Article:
It is now established that abnormal dendritic cell differentiation is mediated by soluble factors produced by tumor cells including vascular endothelial growth factor, macrophage-colony-stimulating factor (CSF), granulocyte macrophage CSF (GM-CSF), interleukin-10 (IL-10), IL-6, gangliosides, spermin, etc. (5–19). These tumor-derived factors (TDF) bind to different receptors on hematopoietic cells. This suggests that to exert similar functional effects on dendritic cell differentiation, these factors may converge at the level of signal transduction. Recent studies have identified one such pathway, Janus-activated kinase 2/signal transducers and activators of transcription 3 (JAK2/STAT3) signaling.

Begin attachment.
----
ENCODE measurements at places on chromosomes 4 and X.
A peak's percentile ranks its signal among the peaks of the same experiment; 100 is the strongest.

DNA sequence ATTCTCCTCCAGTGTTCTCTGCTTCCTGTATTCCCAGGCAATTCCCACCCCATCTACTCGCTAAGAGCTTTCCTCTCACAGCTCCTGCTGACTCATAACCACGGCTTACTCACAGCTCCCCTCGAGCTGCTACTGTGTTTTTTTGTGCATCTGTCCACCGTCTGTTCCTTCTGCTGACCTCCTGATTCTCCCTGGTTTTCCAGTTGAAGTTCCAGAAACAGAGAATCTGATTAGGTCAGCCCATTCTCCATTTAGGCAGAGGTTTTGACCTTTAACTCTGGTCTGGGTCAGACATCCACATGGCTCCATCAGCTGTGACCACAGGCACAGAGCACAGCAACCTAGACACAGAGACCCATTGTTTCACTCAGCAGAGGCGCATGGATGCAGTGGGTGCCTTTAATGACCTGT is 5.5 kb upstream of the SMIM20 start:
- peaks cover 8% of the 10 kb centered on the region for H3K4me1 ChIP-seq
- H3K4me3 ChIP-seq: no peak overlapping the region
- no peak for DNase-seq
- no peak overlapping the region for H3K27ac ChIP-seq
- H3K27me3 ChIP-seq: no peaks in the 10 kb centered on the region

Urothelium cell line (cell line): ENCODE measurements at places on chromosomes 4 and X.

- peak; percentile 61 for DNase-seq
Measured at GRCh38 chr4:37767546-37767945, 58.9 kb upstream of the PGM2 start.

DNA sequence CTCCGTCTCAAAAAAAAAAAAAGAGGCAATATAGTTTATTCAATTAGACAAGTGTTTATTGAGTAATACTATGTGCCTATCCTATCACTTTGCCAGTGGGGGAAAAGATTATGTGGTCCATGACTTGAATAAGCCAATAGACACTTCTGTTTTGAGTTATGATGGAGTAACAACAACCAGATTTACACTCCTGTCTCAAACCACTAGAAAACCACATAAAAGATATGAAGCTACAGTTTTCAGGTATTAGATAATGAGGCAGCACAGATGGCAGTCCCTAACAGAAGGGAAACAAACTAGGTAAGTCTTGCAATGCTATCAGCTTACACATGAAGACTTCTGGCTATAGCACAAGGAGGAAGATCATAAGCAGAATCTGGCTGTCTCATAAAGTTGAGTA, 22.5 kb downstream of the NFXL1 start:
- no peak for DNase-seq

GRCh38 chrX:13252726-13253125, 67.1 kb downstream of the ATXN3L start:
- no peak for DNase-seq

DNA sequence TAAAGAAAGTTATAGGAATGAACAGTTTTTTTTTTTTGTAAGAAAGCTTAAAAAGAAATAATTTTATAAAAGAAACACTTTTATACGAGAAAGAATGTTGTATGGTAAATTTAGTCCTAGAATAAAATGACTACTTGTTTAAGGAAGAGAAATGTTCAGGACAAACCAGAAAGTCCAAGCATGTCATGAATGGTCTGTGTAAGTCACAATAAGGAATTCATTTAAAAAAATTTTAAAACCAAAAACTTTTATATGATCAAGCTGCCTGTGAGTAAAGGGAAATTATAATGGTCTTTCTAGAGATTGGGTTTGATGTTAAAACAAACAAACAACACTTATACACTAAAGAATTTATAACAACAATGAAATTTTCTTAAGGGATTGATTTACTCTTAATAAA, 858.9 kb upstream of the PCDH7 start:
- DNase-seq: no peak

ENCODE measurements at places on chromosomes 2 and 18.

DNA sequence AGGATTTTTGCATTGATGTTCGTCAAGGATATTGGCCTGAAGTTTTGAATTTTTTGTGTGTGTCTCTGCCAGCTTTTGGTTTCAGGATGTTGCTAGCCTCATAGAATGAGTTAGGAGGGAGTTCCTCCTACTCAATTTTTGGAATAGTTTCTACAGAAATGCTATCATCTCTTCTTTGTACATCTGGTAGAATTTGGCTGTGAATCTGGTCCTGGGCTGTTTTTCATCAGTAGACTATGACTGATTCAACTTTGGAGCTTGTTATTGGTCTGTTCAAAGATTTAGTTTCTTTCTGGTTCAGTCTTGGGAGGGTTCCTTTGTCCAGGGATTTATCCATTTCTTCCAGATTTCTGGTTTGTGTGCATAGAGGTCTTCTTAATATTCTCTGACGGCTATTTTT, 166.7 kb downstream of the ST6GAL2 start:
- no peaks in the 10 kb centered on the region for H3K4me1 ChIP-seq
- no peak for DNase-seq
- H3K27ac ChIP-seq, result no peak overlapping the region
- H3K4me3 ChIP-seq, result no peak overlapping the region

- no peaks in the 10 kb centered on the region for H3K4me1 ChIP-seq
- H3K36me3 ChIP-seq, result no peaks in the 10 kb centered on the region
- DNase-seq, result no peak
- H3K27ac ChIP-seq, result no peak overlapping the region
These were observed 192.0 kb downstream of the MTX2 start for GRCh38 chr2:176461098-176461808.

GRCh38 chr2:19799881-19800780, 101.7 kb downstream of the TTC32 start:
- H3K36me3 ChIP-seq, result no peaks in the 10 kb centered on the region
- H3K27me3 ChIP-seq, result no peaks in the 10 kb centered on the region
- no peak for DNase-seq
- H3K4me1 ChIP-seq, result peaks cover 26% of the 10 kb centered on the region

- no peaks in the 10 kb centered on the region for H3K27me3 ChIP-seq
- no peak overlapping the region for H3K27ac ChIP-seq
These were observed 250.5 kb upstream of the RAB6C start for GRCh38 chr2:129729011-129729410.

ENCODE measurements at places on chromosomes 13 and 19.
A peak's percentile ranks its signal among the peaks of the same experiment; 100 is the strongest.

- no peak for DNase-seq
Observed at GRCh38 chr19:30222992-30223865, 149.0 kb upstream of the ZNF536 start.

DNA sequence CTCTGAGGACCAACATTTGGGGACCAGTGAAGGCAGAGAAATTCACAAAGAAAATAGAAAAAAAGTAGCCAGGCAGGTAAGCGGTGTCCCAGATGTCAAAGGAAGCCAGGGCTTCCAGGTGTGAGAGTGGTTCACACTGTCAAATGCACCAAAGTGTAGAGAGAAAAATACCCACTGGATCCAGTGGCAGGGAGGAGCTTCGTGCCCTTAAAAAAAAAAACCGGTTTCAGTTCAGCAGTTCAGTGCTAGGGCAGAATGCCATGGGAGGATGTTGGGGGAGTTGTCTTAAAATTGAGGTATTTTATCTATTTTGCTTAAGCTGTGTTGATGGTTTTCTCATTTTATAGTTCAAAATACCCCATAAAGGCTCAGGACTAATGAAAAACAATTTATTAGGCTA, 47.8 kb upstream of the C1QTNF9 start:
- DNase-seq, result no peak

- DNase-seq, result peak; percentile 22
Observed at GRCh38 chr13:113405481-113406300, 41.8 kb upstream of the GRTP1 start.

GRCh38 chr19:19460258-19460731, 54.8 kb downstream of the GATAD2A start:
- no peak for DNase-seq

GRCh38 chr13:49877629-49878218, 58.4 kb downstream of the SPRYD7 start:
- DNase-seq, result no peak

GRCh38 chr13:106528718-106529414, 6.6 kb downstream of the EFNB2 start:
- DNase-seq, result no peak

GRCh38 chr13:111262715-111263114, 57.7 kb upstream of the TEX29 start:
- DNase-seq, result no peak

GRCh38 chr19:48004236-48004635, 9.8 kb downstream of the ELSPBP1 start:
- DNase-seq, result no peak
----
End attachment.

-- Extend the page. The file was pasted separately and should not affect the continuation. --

JAK and STAT proteins are critical components of diverse signal transduction pathways that are actively involved in cellular survival, proliferation, differentiation, and apoptosis (20). JAKs are constitutively associated with many cytokine and growth factor receptors, including those implicated in defective dendritic cell differentiation (review ref. 21). Activated JAKs eventually induce phosphorylation of STATs followed by their translocation into the nucleus, where they modulate expression of target genes. Constitutive activation of one member of the STAT family, STAT3, has been shown in many different tumors. This activation usually results in antiapoptotic effect and promotes cell proliferation (reviewed in ref. 22). Recently, we have reported that TDF-inducible activation of JAK2/STAT3 is directly involved in the abnormal dendritic cell differentiation in cancer (23, 24). Myeloid cells maintain high levels of JAK2 and STAT3 activity, which results in the accumulation of immature myeloid cells and inhibition of dendritic cell differentiation in vitro (24). We hypothesized that inhibition of tumor-induced JAK2/STAT3 hyperactivation in myeloid cells may improve dendritic cell differentiation and function, and ultimately, antitumor immune response.